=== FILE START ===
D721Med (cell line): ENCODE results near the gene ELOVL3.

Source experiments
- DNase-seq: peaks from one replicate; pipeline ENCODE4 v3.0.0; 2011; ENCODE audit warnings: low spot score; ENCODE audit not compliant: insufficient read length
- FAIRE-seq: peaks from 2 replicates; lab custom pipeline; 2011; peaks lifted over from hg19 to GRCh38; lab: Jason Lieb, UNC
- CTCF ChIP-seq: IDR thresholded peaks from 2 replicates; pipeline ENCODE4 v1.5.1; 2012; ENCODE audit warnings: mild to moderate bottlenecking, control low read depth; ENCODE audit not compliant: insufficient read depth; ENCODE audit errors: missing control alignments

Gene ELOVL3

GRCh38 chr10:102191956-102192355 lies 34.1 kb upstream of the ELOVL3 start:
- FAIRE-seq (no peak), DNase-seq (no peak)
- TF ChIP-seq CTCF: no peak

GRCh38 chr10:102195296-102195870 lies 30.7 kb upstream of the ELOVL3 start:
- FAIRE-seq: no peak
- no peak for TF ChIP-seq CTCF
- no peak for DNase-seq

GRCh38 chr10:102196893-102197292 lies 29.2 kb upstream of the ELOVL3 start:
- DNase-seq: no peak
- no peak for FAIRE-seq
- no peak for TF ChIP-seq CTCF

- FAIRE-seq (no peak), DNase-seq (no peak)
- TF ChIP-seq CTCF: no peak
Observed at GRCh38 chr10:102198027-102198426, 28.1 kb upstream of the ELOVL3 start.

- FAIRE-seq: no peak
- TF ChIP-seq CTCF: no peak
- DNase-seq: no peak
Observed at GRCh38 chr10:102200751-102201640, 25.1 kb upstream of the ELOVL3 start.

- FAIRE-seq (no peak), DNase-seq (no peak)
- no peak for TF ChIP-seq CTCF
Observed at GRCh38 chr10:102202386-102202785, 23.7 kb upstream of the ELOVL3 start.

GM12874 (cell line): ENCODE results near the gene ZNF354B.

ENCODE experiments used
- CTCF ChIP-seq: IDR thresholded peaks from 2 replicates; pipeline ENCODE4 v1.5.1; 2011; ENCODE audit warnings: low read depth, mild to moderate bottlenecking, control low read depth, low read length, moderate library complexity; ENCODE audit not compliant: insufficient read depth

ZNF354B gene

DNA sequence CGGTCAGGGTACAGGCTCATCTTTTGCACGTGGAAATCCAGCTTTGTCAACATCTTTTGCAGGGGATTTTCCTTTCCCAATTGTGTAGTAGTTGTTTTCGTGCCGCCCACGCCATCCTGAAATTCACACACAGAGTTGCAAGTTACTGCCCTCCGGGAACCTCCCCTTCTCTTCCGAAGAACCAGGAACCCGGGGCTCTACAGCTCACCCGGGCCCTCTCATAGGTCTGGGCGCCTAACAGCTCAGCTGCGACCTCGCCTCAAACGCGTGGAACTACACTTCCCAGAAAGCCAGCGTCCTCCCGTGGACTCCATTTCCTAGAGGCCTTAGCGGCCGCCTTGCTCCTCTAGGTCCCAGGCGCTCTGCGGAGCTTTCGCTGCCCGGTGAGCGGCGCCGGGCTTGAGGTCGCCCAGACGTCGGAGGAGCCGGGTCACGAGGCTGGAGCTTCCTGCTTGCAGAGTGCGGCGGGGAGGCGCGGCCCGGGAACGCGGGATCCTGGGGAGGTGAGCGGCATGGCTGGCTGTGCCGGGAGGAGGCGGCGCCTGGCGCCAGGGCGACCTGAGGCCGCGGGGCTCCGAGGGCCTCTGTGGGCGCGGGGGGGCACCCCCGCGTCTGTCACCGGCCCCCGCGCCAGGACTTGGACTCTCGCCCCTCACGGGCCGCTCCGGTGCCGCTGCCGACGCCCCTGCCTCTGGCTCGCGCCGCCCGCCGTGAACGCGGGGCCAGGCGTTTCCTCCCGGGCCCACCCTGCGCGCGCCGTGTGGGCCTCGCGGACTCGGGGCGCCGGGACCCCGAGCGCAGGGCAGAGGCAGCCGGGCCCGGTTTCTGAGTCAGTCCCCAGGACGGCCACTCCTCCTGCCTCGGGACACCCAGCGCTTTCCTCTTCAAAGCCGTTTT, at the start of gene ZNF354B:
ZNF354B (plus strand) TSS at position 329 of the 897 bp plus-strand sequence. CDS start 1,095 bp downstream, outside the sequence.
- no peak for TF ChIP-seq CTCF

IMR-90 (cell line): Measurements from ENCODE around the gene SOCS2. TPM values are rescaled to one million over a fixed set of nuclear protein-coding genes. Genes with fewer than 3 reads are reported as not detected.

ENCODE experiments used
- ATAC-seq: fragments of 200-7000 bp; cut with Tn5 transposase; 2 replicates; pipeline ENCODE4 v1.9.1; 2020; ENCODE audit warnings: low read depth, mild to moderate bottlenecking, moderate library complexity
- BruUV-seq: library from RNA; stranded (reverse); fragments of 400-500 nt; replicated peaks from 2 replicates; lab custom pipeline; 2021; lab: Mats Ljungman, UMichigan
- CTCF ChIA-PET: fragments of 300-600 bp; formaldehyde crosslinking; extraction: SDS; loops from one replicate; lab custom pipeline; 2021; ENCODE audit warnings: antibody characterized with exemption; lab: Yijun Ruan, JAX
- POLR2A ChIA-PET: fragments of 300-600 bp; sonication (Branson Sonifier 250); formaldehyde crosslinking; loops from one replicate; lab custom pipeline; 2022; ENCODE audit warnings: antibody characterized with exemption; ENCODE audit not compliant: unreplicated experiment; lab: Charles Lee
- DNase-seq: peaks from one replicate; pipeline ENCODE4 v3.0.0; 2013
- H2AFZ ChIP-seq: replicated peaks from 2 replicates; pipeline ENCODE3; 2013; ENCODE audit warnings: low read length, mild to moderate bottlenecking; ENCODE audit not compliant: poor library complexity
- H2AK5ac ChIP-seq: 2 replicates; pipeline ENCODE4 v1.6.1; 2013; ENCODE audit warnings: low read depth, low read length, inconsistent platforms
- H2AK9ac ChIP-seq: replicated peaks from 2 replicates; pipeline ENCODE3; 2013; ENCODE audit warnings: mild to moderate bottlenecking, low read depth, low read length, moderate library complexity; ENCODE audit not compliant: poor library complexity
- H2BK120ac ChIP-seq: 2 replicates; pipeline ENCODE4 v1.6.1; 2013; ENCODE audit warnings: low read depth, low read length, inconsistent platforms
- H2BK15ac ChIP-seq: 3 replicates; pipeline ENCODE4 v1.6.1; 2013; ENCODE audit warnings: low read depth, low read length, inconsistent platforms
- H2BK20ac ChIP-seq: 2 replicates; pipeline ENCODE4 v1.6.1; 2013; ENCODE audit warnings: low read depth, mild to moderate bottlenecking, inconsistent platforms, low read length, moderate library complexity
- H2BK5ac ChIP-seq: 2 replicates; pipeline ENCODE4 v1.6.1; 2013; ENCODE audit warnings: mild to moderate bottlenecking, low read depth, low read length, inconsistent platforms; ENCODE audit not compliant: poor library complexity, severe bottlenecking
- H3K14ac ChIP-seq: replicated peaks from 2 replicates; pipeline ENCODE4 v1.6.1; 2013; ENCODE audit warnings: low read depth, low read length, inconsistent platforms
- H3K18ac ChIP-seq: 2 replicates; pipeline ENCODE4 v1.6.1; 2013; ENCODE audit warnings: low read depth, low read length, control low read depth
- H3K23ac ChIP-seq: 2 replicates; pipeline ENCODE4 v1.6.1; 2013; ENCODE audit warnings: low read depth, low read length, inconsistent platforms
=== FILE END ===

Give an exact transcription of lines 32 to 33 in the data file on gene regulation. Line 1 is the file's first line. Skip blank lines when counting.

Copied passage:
DNA sequence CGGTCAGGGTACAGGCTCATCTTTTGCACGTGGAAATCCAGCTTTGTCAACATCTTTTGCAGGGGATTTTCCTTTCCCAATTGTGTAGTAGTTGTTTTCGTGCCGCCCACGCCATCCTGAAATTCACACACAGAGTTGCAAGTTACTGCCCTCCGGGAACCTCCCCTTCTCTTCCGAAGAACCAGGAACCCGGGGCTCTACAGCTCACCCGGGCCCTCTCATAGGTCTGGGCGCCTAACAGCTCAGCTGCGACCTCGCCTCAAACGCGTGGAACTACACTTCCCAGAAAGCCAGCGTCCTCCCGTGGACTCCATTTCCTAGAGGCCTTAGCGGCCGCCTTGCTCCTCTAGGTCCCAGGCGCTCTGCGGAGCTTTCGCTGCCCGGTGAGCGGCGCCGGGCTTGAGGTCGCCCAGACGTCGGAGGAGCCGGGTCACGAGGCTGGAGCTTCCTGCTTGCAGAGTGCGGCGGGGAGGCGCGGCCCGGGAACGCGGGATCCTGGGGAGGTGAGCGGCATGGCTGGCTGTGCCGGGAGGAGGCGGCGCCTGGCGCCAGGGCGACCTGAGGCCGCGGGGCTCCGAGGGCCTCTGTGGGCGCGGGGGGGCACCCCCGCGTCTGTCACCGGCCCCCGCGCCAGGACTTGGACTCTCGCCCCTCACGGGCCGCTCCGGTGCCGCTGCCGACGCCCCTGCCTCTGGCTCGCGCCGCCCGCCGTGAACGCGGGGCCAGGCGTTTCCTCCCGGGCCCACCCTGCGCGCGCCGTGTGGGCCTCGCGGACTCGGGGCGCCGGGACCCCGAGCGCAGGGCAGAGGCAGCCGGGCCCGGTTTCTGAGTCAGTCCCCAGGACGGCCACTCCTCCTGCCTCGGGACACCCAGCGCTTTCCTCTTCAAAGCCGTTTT, at the start of gene ZNF354B:
ZNF354B (plus strand) TSS at position 329 of the 897 bp plus-strand sequence. CDS start 1,095 bp downstream, outside the sequence.